like, seriously?

From ACMTC’s BATTLE CRY:

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This is laughable. Like, seriously? They just make things up, right off the top of their heads. Jamie Bridgewater begs Josh Green to marry her? I advise two defecting women to call the police? And I’m famous and have made a fortune from lying and slandering the Greens?

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being positive

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forsaken by God, my crazy story

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Available for purchase ($1.99-$2.99) from Amazon PrimeVuduiTunes, and YouTube.

As said earlier, it’s not altogether accurate, but it’s spot on for creating the essence of my experience. The Director—Russell Eatough—totally got it. He knew how to dig down to get the essence. What I most appreciate about this filming experience over some of the others is that no one rushed me, and I always felt valued.

Anyhow, this blog pretty much materialized out of 2014, the year of making this film, the year I harnessed my mind to dig into my past—to reflect, to remember, to feel, to write, to share.

Angelina, me and Rachel

Photo-on-4-18-15-at-4.43-PM1Angelina, me, and Rachel. Just girls having fun. And get this—Rachel lives 6 blocks down the street from me—we’re neighbors, friends again!

These beautiful ladies gave 20 years of their lives to AMCTC. Twenty years! And you think I have stories—I hope they tell theirs!

Rachel was excommunicated to the shed shortly after I. We went through a lot together. “It was like a nightmare,” she says. But in the end, she wasn’t kicked out on the street like I was.  God let her back in. So she gave antoher 15 years of her life serving Lila and Jim Green’s god, and then one day she breaks, and decides she’s had enough. Finally she leaves for good, she wakes up.

We were so unaware—all of us. We were naive, dependent, and as Rachel puts it,  “stupid.” But our intentions were never to join some crazy cult. We were seekers looking for purpose in life, for significance, looking for someplace to belong, for something greater than ourselves to live and to die for.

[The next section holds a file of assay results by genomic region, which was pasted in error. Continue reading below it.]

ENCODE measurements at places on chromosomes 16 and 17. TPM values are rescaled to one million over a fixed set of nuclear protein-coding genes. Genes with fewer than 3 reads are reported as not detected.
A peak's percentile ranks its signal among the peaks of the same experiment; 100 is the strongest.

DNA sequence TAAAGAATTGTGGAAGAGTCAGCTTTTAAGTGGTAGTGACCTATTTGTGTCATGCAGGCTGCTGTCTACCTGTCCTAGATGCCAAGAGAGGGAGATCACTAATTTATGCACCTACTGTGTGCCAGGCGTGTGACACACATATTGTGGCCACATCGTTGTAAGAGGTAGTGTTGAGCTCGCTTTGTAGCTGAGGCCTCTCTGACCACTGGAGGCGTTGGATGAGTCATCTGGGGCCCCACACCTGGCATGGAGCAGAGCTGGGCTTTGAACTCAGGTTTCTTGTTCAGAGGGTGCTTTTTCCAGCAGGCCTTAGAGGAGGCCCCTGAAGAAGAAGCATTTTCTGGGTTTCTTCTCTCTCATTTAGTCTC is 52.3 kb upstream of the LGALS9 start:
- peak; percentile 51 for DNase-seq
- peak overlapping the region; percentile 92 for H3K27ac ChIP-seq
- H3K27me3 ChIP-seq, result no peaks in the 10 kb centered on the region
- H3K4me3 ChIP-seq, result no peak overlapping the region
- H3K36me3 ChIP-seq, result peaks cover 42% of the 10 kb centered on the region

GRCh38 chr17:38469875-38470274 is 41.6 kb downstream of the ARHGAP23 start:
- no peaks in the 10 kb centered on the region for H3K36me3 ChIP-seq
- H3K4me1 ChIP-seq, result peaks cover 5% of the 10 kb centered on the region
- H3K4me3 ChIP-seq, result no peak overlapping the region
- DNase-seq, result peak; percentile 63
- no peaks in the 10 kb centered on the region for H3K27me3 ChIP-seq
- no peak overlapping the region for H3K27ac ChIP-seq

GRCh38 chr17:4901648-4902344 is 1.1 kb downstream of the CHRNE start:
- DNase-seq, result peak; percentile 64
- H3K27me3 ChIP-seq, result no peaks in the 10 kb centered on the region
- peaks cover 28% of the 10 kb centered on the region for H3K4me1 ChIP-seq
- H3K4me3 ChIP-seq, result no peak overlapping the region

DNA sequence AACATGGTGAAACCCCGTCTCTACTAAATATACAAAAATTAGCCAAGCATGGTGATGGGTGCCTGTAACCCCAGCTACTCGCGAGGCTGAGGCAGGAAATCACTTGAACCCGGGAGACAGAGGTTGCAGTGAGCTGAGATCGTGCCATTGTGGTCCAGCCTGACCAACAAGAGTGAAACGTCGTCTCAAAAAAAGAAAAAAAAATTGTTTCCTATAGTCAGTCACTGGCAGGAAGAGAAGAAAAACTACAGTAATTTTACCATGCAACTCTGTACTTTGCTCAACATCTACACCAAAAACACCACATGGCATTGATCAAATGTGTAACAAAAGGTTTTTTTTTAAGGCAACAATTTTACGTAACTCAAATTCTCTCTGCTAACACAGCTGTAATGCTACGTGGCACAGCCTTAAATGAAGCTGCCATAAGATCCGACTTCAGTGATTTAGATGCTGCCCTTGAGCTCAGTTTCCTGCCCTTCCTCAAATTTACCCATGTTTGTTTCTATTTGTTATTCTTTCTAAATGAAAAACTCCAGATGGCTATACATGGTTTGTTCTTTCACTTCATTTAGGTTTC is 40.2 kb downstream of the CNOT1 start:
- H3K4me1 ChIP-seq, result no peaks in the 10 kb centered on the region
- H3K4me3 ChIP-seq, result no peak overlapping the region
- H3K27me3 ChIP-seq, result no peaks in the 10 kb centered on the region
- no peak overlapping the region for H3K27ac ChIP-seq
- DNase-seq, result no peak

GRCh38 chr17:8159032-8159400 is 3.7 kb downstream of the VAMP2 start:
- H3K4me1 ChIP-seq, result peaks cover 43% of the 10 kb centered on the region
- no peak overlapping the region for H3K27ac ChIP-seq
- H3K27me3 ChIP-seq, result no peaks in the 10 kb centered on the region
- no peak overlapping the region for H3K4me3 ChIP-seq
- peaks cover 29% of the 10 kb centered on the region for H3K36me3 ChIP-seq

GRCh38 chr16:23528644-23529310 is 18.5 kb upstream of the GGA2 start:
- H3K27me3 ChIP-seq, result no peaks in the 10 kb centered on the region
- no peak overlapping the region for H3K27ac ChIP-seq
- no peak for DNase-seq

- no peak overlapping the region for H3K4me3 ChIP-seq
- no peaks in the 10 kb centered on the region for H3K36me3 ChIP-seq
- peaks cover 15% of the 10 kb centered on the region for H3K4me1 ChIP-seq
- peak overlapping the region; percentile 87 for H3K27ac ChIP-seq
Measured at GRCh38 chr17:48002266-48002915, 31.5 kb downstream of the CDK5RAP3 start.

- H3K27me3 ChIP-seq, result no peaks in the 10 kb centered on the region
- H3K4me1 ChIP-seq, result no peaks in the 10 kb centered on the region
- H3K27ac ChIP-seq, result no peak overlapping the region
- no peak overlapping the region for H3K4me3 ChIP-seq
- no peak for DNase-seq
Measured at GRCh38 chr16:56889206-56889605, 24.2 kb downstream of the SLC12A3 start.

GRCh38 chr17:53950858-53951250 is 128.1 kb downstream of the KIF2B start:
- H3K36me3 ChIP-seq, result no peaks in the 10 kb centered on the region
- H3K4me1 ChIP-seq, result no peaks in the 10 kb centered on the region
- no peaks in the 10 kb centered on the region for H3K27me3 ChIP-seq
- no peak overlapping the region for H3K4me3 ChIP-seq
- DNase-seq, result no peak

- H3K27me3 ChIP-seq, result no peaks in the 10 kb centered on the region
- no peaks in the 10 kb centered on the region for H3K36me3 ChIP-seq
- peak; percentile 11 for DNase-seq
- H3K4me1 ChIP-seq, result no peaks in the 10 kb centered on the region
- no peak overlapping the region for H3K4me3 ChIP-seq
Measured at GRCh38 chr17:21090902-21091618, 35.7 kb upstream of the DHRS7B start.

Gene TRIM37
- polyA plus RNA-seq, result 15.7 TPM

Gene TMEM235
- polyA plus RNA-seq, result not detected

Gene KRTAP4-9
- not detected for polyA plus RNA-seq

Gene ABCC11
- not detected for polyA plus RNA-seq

We thought we were in it for God.

IMG_4820Abe, my daughter Rebekah, Angelina, and Rachel. 1987. They’re all out of there now!

my Lilly’s birthday

Today’s Lilly’s birthday. Steve would be real proud of her if he only knew of her strength, creativity and beauty. I don’t regret marrying the man—he did father unique, beautiful children, and I can’t imagine my life without them.

If there are winners and losers, then he’s the one who has lost here. My children and my grandchildren are my greatest treasures.

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10251952_1068697313157366_2151266930089556678_n-2Grandson. Eric, Lilly’s oldest

for a dose of cuteness

IMG_6505Oldest son Nate and baby Ella

why bother?

images-26I ask myself again, why am I doing this? Then I give it some time, and I remember.

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my take on Buddhism

I don’t call myself a Buddhist, however I do embrace the essence of Buddhist teachings—I want help waking up, becoming aware, being mindful, empathetic, compassionate, kind and so-on and so-on. Buddhism to me is more a study of the mind and a way of training the mind.

Reasoning, analysis, contemplation, meditation—just some tools to help wake us up, to see life outside of Plato’s dream cave world, outside the box, outside our usual sphere of influence: our culture, our race, family, friends, relationships, gender, job, roles, age,  geographical location, neighborhood, education, beliefs, DNA—all those things that inherently settle down inside of us and make us who we are and that can create a mountain of biases.

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Meditation is about seeing clearly the body that we have, the mind that we have, the domestic situation that we have, the job that we have, and the people who are in our lives. It’s about seeing how we react to all these things. It’s seeing our emotions and thoughts just as they are right now, in this very moment, in this very room, on this very seat. It’s about not trying to make them go away, not trying to become better than we are, but just seeing clearly with precision and gentleness… . [We] work with cultivating gentleness, innate precision, and the ability to let go of small-mindedness, learning how to be open to our thoughts and emotions, to all the people we meet in our world, how to open our minds and hearts.”

Pema Chödrön, The Wisdom of No Escape

authenticity/ Brené Brown

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I love listening to Brené Brown, researcher on vulnerability and shame. She’s shared her research at Ted Talks, she’s written books, and produced audibles. She’s a great speaker—funny, humble, down to earth, insightful and clear. I’ve listened to her audible The Power of Vulnerability at least three times. From her work I find clarity and healing.

Plato’s dream cave world/ Jon Kabat-Zinn

Another of my favorite teachers is Jon Kabat-Zinn, Professor of Medicine Emeritus and creator of the Stress Reduction Clinic and the Center for Mindfulness in Medicine, Health Care, and Society at the University of Massachusetts Medical School.

His teachings on mindfulness ring true with me. Mindfulness more than anything else scooped me out of a very foggy place and gently placed me on higher, clearer ground. I believe it’s a solution to a lot of our problems. The quote below is worth every second of the read—Jon Kabat-Zinn paints a clear visual using very few words, and I totally get it, because I once lived inside of Plato’s dream cave world.

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Jon Kabat-Zinn, Adventures in Mindfulness